If you’ve visited World Museum you’ll know the World Cultures gallery has incredible collections from Africa, Asia, Oceania and The Americas, but the presentation is now out of date and perpetuates stereotypes and assumptions about people and places. I am one of a group of people working in the museum who is increasingly questioning the relevance of these displays and thinking about new ways to use objects to understand our collective past, present and future.
We agree that the gallery needs to change, but the question is how to do it? We decided early on that we didn’t want to answer this question by ourselves. Therefore, the first change we’ve made is to build a space so we can talk to you. In the gallery, you will find an area where you can reflect on and discuss the displays with us, and, perhaps, with other visitors to the gallery. We want to know what you think of the gallery now, and also what you think as the gallery starts to change. Tell us what works, and importantly, tell us what doesn’t.
We also want to ask you a number of questions over the coming months and your responses will help us identify the issues and ideas we need to address in the gallery. We are going to share updates on the things we are doing behind the scenes and as your feedback and questions come in we will respond to them both in the gallery and online, so look out for our posts, shorts videos and pictures. We will listen and respond to what you are saying.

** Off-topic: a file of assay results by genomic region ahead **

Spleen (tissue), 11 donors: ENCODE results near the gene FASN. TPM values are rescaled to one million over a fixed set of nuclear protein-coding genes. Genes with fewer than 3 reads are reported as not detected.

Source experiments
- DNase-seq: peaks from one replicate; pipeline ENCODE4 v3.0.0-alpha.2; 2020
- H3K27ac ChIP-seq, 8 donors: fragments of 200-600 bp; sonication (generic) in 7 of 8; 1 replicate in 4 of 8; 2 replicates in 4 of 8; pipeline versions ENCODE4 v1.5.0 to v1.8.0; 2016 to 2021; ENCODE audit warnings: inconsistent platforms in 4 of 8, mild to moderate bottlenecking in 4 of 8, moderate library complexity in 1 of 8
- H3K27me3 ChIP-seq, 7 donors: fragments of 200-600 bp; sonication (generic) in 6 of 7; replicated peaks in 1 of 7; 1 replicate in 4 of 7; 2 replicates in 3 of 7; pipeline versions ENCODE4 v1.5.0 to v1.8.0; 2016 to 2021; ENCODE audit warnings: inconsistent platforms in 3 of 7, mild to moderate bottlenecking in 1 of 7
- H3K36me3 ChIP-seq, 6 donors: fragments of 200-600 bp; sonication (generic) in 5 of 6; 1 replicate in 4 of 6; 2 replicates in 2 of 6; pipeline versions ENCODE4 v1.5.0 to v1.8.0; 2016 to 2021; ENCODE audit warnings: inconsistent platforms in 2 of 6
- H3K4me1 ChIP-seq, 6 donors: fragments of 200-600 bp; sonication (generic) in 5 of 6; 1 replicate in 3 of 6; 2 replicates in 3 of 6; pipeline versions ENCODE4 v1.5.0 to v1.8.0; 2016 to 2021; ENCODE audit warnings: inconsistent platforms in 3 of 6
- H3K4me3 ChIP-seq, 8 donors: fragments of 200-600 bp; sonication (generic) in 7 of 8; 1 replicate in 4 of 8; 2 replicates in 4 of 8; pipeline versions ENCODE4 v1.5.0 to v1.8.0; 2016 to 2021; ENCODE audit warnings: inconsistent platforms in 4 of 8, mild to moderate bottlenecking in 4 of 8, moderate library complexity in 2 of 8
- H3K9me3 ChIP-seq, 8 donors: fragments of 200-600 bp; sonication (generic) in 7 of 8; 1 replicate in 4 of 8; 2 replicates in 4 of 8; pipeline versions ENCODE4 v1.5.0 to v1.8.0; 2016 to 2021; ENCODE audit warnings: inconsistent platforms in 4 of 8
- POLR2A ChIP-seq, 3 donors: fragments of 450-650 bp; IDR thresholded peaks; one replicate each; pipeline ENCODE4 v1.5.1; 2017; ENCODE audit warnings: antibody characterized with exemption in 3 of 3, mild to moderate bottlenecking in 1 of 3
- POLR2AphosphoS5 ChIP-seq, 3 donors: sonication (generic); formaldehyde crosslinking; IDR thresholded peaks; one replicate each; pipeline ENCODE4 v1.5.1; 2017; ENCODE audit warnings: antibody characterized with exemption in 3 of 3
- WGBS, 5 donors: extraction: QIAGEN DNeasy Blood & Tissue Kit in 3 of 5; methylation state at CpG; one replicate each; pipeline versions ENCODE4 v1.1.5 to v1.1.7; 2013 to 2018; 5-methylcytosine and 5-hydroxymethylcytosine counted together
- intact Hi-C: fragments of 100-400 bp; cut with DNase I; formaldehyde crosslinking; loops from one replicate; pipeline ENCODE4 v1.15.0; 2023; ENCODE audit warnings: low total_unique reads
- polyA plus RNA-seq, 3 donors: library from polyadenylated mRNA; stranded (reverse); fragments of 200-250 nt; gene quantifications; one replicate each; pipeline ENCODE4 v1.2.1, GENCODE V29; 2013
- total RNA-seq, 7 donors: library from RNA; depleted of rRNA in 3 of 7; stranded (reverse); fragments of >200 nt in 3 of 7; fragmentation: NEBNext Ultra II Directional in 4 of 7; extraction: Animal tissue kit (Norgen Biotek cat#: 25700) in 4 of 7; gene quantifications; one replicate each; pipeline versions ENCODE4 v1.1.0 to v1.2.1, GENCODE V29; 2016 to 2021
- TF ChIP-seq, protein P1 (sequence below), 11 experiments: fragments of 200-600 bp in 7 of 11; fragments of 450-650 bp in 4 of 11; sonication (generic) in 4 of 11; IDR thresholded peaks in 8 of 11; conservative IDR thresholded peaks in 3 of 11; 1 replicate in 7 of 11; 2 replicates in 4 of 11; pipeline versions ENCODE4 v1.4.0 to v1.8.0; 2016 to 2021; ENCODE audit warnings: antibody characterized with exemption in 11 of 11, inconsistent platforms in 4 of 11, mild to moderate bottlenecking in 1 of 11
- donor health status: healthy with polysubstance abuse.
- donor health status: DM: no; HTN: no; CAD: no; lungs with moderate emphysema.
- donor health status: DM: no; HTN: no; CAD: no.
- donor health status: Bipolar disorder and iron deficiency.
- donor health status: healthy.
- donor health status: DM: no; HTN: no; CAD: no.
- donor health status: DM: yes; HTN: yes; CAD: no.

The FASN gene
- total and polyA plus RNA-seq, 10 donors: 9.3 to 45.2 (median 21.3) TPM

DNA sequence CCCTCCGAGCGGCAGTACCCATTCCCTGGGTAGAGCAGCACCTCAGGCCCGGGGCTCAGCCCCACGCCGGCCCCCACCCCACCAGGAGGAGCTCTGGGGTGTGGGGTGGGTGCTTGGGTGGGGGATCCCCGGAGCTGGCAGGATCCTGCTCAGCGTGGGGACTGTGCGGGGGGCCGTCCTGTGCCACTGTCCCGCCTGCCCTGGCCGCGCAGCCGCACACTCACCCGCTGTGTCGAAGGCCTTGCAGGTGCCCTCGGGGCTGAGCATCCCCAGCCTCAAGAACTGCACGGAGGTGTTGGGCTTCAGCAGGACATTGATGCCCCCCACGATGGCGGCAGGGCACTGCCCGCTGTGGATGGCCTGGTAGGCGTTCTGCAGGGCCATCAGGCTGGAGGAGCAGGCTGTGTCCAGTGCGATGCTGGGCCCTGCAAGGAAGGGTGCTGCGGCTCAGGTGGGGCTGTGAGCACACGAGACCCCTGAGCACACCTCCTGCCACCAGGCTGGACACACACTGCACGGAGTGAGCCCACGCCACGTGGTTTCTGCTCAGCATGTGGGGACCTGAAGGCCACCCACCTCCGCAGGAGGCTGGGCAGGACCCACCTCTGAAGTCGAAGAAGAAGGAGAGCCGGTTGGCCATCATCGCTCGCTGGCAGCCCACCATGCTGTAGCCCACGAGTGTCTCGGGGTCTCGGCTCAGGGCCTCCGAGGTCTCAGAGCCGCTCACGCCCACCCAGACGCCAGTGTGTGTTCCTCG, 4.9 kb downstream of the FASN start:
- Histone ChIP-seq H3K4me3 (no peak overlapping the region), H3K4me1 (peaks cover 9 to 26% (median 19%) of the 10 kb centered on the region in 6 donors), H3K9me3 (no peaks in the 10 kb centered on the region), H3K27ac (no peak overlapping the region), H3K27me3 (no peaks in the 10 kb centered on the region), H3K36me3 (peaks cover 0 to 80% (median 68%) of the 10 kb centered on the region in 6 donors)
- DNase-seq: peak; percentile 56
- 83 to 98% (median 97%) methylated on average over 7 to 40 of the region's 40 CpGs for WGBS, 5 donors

We hope that some of the first things you’ll want to talk to us about are a group of ‘provocations’ that we will build into the gallery over the next 12 months. Last year we started working with a group of inspiring and creative people from outside the world of museums who are provoking us to think differently about what we do and how we think about NML’s World Cultures collection. They include: artist, Leo Asemota, comedian, Daliso Chaponda, poet and TIDE visiting writer, Sarah Howe, and filmmakers and producers Belle Vue Productions who are documenting our collaborations in a series of short films online and in our gallery. Collectively, we are producing documentaries, comedy routines and poetry based on the collections and their histories, which will change the way we display the collections. These ‘provocations’ are going to be theatrical, imaginative and in some cases argumentative as we begin to expose the difficult and contested histories of the collections by talking openly about how objects from around the world came to Liverpool.
This is just the beginning, so let’s start a conversation and see where it takes us. In the process let's decide where next for the World Cultures gallery.
Photo: Assistant Curator Alex discussing objects with Daliso Chaponda in the museum store, February 2019.